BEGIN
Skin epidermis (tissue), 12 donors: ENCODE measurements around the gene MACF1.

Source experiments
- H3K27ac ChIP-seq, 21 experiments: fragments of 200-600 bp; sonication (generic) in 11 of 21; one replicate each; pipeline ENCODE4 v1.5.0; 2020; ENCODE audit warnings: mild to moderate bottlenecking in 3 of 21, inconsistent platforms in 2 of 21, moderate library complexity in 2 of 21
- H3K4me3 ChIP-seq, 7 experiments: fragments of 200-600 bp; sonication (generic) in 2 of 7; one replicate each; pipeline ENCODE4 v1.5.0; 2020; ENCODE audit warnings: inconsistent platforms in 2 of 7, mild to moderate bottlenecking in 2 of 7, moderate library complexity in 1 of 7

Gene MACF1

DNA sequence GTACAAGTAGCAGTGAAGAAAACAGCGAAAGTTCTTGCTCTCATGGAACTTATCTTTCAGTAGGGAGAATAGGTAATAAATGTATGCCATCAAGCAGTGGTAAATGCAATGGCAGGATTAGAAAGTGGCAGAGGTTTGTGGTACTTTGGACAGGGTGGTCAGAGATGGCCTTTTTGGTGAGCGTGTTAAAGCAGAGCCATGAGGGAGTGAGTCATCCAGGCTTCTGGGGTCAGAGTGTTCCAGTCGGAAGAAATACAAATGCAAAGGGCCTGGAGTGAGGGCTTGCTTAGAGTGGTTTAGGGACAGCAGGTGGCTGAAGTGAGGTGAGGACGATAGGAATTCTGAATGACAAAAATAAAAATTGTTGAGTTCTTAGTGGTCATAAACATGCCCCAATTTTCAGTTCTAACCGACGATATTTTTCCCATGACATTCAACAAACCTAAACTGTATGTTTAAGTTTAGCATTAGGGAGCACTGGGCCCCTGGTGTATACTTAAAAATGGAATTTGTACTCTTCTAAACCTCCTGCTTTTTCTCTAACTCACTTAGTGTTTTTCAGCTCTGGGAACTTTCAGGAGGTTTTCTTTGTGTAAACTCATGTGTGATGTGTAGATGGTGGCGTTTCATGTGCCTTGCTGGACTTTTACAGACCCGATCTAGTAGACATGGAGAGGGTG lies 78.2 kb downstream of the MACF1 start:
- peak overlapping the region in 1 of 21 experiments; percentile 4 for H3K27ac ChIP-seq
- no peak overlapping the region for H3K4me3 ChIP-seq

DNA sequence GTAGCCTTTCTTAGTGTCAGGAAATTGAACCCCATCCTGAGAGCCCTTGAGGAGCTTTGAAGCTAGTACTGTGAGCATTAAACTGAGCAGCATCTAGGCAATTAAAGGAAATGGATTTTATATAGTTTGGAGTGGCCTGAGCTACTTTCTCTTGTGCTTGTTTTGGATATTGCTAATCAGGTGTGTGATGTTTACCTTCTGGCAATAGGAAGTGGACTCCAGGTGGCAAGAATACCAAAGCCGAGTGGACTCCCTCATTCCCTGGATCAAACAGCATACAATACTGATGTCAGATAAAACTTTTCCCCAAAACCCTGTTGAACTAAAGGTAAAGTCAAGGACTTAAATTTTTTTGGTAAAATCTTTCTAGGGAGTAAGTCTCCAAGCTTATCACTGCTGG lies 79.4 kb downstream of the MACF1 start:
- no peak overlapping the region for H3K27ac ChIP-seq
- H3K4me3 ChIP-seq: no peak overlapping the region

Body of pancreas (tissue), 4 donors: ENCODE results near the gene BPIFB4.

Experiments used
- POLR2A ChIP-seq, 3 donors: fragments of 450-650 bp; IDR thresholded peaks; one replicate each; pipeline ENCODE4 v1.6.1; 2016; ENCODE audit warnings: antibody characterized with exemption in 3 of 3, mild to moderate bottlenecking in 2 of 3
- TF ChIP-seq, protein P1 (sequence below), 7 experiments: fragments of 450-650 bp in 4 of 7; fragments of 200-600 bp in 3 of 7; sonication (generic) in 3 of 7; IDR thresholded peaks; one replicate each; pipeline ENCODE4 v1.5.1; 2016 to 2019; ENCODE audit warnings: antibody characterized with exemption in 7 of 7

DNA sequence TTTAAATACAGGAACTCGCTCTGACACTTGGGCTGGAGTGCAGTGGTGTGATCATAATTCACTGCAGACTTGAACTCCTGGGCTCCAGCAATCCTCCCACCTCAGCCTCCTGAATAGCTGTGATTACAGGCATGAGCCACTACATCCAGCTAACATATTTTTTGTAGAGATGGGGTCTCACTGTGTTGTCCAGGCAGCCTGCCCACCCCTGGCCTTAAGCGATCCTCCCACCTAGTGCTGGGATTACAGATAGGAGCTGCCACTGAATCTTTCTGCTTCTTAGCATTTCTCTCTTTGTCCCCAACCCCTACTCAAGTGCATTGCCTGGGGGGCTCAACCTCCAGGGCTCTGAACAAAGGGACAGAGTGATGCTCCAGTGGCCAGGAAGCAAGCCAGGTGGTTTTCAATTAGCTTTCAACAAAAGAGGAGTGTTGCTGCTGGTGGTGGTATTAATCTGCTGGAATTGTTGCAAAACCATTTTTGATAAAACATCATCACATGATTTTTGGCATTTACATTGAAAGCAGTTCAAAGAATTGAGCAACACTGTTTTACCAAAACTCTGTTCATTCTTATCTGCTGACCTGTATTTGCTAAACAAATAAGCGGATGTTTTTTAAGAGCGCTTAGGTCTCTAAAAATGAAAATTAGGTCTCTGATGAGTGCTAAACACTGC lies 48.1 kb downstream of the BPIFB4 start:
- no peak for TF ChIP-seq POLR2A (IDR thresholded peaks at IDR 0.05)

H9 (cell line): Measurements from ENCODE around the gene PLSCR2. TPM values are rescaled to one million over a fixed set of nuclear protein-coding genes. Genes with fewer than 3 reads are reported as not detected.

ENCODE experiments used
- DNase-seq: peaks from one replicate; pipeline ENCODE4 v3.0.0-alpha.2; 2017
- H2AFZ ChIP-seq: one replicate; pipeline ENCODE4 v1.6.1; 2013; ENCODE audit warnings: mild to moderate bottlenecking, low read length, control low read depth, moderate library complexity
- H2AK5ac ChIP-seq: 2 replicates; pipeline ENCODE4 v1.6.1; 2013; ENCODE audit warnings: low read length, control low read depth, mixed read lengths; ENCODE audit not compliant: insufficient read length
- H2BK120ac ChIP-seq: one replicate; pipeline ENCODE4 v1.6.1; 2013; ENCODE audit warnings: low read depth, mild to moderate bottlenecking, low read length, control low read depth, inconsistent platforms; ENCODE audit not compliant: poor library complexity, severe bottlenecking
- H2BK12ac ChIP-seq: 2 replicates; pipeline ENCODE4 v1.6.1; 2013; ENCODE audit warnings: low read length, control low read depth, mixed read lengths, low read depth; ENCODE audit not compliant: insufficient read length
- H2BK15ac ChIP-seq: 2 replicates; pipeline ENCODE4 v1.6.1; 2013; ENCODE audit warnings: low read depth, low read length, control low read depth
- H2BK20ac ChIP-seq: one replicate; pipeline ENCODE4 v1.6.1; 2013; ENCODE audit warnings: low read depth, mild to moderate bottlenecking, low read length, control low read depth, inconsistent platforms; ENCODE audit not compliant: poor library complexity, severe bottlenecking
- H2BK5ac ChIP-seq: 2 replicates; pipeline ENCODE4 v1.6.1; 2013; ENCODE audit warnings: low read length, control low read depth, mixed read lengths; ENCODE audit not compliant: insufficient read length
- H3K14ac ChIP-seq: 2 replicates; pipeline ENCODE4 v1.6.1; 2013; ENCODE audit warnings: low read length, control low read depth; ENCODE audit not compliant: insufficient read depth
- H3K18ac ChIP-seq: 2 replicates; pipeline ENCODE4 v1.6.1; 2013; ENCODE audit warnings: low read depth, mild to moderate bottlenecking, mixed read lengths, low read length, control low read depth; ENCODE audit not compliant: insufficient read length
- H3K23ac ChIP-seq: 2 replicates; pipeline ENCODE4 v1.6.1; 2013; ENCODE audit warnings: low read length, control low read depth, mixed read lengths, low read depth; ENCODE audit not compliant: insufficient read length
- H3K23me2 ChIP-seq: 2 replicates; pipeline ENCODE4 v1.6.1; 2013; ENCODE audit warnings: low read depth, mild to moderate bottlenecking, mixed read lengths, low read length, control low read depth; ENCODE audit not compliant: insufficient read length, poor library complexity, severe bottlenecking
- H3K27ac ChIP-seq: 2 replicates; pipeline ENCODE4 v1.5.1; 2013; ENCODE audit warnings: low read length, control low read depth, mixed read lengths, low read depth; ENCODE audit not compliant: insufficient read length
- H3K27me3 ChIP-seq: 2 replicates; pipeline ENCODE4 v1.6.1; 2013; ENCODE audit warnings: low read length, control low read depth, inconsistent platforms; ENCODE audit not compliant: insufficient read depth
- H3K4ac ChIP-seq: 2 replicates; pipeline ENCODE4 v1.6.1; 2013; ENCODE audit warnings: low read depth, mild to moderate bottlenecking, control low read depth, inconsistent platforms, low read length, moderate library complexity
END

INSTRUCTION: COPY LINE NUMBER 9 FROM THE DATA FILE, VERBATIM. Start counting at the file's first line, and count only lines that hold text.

DNA sequence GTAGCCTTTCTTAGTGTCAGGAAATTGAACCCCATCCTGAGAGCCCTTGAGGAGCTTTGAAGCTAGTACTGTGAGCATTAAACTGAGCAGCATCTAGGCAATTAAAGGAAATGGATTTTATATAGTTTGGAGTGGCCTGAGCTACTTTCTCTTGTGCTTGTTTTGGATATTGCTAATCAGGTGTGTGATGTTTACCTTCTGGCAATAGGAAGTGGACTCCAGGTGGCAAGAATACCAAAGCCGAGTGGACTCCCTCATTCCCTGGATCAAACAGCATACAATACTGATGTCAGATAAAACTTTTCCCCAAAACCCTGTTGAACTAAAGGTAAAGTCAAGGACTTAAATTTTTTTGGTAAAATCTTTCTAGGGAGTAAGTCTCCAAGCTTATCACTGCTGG lies 79.4 kb downstream of the MACF1 start: